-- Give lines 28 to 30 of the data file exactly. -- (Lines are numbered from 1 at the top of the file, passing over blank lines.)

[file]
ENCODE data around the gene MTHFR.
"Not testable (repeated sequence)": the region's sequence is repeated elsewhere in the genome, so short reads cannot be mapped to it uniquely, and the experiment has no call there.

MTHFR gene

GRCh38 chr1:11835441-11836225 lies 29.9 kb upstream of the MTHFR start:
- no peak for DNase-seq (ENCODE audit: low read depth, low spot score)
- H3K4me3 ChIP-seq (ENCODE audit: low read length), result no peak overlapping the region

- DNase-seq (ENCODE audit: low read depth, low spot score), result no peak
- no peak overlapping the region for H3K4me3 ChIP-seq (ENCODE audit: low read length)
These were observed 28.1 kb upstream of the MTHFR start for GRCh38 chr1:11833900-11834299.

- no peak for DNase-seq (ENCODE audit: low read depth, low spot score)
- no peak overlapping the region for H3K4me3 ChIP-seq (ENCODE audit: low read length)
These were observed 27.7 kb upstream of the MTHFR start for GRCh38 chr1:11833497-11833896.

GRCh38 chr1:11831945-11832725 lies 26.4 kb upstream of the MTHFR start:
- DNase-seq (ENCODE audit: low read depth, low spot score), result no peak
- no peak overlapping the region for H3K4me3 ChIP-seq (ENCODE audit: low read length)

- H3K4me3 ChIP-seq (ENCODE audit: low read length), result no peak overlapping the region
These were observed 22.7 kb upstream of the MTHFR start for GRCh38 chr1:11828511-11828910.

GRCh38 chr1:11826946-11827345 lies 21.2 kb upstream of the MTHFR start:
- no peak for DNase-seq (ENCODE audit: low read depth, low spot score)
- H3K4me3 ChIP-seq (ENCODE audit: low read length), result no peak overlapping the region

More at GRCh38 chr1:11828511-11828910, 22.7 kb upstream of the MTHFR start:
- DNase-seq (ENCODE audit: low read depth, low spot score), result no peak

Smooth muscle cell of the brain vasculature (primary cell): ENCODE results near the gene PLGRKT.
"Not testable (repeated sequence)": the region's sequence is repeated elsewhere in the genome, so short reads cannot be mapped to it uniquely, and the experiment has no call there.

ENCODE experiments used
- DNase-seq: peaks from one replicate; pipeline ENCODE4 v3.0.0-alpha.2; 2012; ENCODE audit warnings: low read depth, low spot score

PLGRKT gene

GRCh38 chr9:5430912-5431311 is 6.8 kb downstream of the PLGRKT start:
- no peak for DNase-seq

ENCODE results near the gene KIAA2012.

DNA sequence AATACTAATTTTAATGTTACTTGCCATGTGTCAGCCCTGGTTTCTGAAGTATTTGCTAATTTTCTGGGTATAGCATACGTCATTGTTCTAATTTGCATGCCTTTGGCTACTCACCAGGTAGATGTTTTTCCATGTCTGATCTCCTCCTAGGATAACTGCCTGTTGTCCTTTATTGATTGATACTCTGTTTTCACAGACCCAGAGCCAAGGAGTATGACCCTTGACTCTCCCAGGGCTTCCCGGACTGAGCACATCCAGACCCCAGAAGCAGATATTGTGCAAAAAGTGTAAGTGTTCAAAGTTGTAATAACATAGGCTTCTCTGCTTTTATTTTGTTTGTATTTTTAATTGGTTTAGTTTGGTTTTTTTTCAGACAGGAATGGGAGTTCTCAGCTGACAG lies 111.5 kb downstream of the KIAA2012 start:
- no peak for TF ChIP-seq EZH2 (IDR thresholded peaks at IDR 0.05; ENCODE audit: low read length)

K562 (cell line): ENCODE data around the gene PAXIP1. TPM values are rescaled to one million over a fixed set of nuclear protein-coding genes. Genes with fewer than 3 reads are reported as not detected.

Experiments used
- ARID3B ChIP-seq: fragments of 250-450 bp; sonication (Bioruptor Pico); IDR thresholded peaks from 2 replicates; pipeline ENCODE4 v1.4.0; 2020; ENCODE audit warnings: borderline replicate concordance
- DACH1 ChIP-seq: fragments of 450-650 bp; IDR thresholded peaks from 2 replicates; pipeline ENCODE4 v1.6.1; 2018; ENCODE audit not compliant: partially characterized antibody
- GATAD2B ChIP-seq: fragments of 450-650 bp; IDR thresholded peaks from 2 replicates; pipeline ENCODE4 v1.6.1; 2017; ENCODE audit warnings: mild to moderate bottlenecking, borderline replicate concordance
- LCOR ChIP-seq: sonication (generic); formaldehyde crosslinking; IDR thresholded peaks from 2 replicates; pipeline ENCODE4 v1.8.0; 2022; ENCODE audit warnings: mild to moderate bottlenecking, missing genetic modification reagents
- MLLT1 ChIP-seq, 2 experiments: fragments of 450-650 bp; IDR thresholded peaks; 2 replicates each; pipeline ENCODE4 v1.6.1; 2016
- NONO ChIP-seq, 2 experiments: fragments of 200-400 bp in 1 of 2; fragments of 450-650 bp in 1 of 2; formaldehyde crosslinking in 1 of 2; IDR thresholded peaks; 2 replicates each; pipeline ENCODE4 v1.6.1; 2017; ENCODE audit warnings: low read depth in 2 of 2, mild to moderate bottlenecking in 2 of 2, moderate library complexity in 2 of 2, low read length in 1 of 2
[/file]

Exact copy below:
GRCh38 chr9:5430912-5431311 is 6.8 kb downstream of the PLGRKT start:
- no peak for DNase-seq

ENCODE results near the gene KIAA2012.